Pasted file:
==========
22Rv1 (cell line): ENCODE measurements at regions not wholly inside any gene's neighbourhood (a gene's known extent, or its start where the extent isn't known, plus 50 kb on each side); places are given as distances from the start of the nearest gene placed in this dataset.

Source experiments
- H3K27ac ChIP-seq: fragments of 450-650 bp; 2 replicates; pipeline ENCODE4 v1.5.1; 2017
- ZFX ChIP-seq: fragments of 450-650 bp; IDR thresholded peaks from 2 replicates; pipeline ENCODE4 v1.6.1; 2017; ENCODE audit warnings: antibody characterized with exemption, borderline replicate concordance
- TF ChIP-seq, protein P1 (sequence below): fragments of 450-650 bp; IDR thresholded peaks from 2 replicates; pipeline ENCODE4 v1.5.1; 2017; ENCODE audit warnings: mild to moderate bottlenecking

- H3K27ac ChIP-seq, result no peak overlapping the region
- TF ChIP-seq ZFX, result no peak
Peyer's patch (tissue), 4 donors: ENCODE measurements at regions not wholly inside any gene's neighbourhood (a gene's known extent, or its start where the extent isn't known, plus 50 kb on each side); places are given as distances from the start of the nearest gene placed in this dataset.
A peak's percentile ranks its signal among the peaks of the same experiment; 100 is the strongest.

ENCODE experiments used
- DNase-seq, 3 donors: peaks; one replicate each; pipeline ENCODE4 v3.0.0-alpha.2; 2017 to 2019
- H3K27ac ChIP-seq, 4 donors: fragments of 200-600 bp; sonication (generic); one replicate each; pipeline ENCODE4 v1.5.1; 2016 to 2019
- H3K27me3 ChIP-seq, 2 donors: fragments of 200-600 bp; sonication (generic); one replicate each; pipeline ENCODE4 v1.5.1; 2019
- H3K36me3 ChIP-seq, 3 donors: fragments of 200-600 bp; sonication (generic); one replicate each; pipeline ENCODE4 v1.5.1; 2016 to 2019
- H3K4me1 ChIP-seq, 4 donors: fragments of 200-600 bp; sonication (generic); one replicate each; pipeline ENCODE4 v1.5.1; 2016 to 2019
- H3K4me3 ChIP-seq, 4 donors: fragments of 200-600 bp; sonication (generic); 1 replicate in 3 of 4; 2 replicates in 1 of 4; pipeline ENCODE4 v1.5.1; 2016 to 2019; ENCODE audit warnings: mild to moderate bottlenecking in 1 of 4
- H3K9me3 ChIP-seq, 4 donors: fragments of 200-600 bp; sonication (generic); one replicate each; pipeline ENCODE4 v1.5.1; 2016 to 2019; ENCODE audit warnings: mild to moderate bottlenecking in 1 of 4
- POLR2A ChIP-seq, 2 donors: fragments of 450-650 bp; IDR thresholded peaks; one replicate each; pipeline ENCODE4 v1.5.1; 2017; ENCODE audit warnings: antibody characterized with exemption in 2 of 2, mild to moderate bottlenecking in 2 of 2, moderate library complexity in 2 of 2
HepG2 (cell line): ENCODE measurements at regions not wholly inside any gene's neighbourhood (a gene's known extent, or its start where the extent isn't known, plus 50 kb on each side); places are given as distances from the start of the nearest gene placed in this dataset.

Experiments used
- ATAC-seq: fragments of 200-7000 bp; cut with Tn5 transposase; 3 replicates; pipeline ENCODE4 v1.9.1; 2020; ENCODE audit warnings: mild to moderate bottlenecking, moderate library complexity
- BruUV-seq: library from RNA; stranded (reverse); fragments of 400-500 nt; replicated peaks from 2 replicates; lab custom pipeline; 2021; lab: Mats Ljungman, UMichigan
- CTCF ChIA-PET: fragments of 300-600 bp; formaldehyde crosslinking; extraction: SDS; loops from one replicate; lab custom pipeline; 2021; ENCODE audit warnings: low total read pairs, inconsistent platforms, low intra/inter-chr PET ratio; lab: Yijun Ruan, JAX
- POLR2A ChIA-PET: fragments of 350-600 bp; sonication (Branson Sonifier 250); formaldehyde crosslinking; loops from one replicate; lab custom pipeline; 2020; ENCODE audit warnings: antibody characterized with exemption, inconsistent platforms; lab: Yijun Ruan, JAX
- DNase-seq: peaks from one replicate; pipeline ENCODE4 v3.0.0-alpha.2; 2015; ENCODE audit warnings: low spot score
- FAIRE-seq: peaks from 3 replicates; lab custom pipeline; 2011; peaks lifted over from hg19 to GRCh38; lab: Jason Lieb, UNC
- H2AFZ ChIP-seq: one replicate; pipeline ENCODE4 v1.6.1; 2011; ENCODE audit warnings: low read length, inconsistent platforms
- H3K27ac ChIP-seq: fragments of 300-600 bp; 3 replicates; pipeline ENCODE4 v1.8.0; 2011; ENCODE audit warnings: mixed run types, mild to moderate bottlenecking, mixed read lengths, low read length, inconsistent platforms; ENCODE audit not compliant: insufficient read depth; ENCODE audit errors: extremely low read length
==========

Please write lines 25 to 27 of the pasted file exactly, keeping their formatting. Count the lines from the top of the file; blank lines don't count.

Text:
- DNase-seq: peaks from one replicate; pipeline ENCODE4 v3.0.0-alpha.2; 2015; ENCODE audit warnings: low spot score
- FAIRE-seq: peaks from 3 replicates; lab custom pipeline; 2011; peaks lifted over from hg19 to GRCh38; lab: Jason Lieb, UNC
- H2AFZ ChIP-seq: one replicate; pipeline ENCODE4 v1.6.1; 2011; ENCODE audit warnings: low read length, inconsistent platforms